On Nutrition

As we age, concerns about developing chronic health conditions such as Type 2 diabetes, heart disease and cancer increase. Interest in preventing or delaying Alzheimer’s disease, dementia and other forms of cognitive decline is also strong, fueling a number of brain health claims about certain foods, nutrients and supplements. For example, many people take omega-3 fatty acids in supplement form hoping it will help them stay mentally sharp. But does the research match the hype?

It’s well documented that omega-3s — especially docosahexaenoic acid (DHA) and eicosapentaenoic acid (EPA), the types found in fish and seafood — are critical for prenatal and early childhood brain development, in part because the brain contains a high level of omega-3s. But what might this mean for adult brains? Much of the focus on omega-3s and adult health has centered on heart health, and what’s good for the heart may be good for the brain — after all, stroke is one type of cardiovascular disease. But research on omega-3s and cognitive health is less robust.

On a positive note, a 2020 paper that drew data from the 2011-2014 National Health and Nutrition Examination Survey (NHANES) found that higher omega-3 intake was associated with better cognitive performance in adults over age 60, but the authors gave a big caveat: While this association is biologically plausible, it needs to be confirmed by well-designed, long-term studies.

A 2020 systematic review and meta-analysis (a study of studies) from the World Health Organization yielded results suggesting that omega-3s have little or no effect on preventing cognitive impairment. The authors concluded that taking omega-3 supplements for cognitive health is neither helpful nor harmful.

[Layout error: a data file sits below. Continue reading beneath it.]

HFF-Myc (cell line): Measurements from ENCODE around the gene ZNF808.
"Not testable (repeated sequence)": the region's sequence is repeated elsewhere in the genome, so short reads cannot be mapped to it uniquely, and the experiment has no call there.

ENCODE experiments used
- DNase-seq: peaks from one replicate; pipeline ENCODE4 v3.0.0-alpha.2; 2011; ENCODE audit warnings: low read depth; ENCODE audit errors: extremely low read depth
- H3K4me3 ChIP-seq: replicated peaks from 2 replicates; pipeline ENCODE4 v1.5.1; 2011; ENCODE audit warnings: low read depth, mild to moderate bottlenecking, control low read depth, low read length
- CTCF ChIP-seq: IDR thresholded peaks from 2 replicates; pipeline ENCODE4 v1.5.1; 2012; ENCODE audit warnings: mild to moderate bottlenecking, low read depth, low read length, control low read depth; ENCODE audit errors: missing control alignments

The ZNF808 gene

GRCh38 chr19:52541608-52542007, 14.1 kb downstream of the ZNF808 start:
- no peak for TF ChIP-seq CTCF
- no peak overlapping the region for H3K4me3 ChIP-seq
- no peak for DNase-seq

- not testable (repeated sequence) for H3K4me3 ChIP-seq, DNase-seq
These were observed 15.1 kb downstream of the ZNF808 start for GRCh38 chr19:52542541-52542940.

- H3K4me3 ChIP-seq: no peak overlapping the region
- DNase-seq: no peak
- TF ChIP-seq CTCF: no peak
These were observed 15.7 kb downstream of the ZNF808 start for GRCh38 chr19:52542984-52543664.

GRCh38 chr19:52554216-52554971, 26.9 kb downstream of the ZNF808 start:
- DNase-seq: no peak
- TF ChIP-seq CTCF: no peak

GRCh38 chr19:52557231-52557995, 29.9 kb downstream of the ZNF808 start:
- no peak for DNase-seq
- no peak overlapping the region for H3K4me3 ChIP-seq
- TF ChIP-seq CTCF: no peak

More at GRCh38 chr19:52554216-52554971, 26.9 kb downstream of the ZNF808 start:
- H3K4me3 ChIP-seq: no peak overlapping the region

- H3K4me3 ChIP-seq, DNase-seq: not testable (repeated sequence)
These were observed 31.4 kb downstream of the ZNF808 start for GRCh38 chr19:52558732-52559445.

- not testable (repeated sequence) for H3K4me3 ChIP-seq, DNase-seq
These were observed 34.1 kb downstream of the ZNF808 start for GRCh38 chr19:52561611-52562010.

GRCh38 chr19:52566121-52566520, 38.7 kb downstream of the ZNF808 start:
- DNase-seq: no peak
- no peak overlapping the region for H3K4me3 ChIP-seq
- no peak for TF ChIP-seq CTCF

Setting omega-3 supplements aside, what might regularly eating actual fish mean for the brain? It’s well known that Americans don’t eat the recommended amount of fish and seafood, including the types of fatty fish — such as salmon and sardines — that are high in omega-3s. So what can we learn from countries where people do eat more fish?

A 2018 Finnish study of 2,612 middle- and older-aged adults found no consistent association between fatty fish consumption and cognitive decline, but did find that higher omega-3 intake — especially intake of alpha-linolenic acid (ALA) plant-based omega-3s found in walnuts, flaxseeds and chia seeds — was associated with a slower decline in overall cognitive function. Now here’s the kicker: Higher intake of DHA and EPA only appeared to prevent cognitive decline in subjects with a specific genotype (APOE e4) that’s linked to an increased risk of developing late-onset Alzheimer’s disease (after age 65) and a particular form of dementia.

A 2016 Rush University study found a similar connection with that genotype. Among participants in the Rush Memory and Aging Project (MAP), eating fish once per week was associated with slower rates of decline in the ability to remember facts and the ability to quickly process new information (which is important when, say, driving). However, only APOE e4 carriers showed slower rates of decline in these and other types of cognition with weekly seafood consumption. It’s this type of gene-food interaction that could explain inconsistent results in many omega-3 studies.

There are clear benefits to eating the recommended 8 to 12 ounces of fish and seafood per week, even if the scientific jury is still out on its benefits for cognitive health in adults. Fish and seafood are healthy — and heart healthy — sources of protein. As for omega-3 supplements, for now this may be a matter of personal choice, with the understanding that they may not offer all the benefits you desire.